So far, the European sovereign debt crisis has had only minimal impacts on the U.S. stock market. Even though stocks had their worst month of the year in May, they're still hanging on to a gain so far in 2012, and the first-quarter earnings season went extremely well, with about two-thirds of the companies in the S&P 500 reporting better-than-expected earnings per share.
All that could change, however, when the current quarter ends in June. One big reason for that is the impact that the European crisis is having on the value of the euro. For companies that get a lot of their revenue in euros, strength in the U.S. dollar will pose big challenges for companies seeking to produce sales growth in the second quarter.
What's down with the euro
Right now, the eurozone is a tale of two regions. In the northern part of the continent, relatively strong fiscal positions make citizens of Germany and other well-off nations extremely reluctant to provide financial support to what they see as their more spendthrift and less disciplined neighbors to the south. Yet for Greece, Italy, Spain, and other countries with weaker economies, the idea of imposing harsh austerity measures in an already struggling economic environment seems doomed to failure and prone to create social unrest.
All this uncertainty has led to a number of possibilities. On one hand, many have long called for Greece to exit the euro and readopt its former local currency, the drachma. Yet some have looked to the flip side of the equation and suggested that Germany should be the one to withdraw from the euro, readopting the deutschemark and allowing it to appreciate against the euro, removing some of Germany's competitive advantages against its European peers.
The net effect of the crisis has been to send the euro plunging against the dollar, falling to two-year lows. That's been good for investors using ProShares UltraShort Euro
The European connection
A global economy means that the world's largest companies get paid in a wide variety of foreign currencies wherever they do business. Part of the balancing act that multinationals have to do is to translate their foreign revenue back into their home currency in order to measure their earnings success.
For U.S. companies, when the dollar is weak, earnings get a boost, because their overseas profits become worth more in dollar terms. But a strong dollar has the opposite effect, pressuring net income because foreign earnings are worth less when translated back into U.S. dollars.
With weakness centered on the euro, companies doing a lot of business in Europe are at greatest risk. Among them are the following:
Philip Morris International
is a U.S.-based company, but it does all its business overseas. Almost two-thirds of its revenue comes from Europe, and although not all of those sources have the euro, Philip Morris will nevertheless take a big currency-related hit if the dollar stays strong throughout the second quarter. (NYSE: PM)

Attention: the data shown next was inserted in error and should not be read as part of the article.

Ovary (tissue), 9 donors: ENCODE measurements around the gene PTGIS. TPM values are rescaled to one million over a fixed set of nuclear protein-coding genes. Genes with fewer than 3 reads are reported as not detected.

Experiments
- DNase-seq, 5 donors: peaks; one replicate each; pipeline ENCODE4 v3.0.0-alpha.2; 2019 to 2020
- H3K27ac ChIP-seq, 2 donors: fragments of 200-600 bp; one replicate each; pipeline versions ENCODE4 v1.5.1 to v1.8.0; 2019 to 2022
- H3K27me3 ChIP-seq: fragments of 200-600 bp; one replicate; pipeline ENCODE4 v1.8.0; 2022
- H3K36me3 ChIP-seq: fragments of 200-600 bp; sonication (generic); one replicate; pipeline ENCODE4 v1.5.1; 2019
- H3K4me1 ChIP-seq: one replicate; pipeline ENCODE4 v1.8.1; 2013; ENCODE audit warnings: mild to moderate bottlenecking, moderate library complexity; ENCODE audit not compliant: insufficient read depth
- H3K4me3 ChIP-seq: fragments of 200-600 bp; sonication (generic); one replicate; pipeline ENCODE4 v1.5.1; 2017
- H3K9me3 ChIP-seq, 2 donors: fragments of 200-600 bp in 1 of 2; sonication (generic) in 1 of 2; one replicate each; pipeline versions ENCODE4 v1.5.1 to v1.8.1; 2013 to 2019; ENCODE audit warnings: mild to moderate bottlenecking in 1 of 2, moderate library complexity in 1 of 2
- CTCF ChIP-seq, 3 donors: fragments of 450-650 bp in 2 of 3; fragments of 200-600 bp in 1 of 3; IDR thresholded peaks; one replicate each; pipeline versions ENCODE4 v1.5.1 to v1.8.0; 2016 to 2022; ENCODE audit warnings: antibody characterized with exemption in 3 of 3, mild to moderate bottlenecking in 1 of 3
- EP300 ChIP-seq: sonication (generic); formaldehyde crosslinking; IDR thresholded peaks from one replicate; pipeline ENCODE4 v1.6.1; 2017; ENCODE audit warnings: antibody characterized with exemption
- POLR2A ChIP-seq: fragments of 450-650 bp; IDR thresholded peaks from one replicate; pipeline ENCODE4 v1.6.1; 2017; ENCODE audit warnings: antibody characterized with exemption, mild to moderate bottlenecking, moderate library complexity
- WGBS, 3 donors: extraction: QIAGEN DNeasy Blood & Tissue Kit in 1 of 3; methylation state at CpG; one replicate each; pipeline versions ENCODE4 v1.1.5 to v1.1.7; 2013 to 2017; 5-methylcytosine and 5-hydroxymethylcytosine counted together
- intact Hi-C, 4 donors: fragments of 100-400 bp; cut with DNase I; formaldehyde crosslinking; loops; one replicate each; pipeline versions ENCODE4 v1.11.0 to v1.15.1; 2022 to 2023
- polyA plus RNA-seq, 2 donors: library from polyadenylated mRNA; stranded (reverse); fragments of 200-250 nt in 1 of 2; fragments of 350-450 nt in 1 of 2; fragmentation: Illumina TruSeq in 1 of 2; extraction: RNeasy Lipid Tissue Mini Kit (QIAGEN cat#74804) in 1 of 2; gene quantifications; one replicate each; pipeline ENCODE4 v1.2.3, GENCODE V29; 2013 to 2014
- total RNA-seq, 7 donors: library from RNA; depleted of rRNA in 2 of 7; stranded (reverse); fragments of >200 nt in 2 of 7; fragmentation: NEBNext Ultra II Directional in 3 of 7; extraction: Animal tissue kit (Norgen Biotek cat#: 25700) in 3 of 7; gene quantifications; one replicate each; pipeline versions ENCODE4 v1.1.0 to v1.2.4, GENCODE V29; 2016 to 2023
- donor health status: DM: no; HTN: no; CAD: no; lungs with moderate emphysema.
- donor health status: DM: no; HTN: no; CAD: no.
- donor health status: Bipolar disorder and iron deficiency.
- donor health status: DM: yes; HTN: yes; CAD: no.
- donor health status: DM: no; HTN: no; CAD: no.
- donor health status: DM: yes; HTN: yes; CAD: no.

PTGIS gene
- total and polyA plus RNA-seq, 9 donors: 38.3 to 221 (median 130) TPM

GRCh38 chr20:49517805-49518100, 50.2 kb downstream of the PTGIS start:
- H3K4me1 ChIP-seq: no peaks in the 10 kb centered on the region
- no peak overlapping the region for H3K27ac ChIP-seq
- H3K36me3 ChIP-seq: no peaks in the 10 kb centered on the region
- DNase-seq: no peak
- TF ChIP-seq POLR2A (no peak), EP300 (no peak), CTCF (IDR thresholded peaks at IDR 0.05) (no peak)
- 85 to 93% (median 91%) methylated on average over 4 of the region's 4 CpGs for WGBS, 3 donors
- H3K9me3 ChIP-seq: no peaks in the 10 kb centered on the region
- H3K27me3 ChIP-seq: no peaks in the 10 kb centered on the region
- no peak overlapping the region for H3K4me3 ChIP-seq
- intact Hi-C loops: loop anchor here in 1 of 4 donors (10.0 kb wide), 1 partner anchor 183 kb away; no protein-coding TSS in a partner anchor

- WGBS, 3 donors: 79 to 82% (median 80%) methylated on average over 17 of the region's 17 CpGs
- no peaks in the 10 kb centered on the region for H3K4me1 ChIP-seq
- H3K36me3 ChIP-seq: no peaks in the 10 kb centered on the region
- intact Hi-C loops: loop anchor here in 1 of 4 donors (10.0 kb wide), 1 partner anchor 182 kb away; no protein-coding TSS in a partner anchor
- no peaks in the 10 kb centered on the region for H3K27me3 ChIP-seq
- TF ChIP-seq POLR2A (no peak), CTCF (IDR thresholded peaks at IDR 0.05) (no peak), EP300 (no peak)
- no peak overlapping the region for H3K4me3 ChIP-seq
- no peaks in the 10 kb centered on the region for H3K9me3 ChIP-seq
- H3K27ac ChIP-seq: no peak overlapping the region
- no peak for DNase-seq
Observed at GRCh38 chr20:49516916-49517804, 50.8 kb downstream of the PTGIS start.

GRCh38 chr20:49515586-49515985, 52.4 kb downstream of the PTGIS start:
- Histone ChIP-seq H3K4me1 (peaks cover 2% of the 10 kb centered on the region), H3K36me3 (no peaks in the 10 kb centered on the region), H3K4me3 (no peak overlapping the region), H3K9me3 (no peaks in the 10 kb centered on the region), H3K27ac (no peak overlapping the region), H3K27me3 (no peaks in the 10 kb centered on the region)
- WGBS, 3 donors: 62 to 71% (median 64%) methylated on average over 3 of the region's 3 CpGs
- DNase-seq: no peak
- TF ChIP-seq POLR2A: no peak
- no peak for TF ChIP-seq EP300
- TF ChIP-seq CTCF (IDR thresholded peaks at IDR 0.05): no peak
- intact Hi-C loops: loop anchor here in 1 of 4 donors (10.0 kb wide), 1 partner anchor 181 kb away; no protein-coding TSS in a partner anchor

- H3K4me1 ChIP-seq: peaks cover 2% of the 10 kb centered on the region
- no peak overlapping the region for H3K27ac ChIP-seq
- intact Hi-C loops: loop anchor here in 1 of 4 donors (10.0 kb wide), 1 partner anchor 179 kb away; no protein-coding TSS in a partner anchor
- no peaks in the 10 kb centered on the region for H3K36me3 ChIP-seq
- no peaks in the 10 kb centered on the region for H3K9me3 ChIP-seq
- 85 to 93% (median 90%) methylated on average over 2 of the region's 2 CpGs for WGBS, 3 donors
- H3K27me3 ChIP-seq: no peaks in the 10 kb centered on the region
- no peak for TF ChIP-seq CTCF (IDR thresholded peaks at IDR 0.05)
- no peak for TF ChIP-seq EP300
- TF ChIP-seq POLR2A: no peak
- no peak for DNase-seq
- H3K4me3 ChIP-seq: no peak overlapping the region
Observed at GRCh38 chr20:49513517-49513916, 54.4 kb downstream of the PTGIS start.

has restaurants around the world, but Europe is a pretty big piece of its pie, with roughly 40% of revenue coming from operations on the Continent. (NYSE: MCD)
has about 30% of its sales coming from Europe. Even with the relative strength of the U.S. auto industry, Europe has proven to be a problem area for Ford for some time, and weakness in the currency to go along with poor sales there could be a tough double whammy for the automaker to swallow. (NYSE: F)
gets almost as much revenue from Europe as it does from North America, weighing in at more than 45% over the past 12 months. With European sales having grown at a faster pace than North American revenue in recent years, the crisis comes at a particularly unfortunate time for EA. (Nasdaq: EA)
Obviously, foreign exchange fluctuations play only a part of any company's overall earnings picture. But Europe's economic weakness is already a drag on companies that do a lot of business there, and so currency headwinds on top of that weakness just add insult to injury.
With only a month left in the second quarter, it would take a huge rebound in the euro to offset the currency's weakness we've already seen. In all likelihood, U.S. investors in these and other companies that do a lot of business in Europe should start bracing for the impact a weak euro will have on this quarter's earnings.
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Fool contributor Dan Caplinger loves foreign currency. You can follow him on Twitter @DanCaplinger. He doesn't own shares of the companies mentioned. The Motley Fool owns shares of Ford. Motley Fool newsletter services have recommended buying shares of McDonald's and Ford, as well as creating a synthetic long position in Ford. Try any of our Foolish newsletter services free for 30 days. We Fools may not all hold the same opinions, but we all believe that considering a diverse range of insights makes us better investors. The Fool's disclosure policy speaks the international language of money.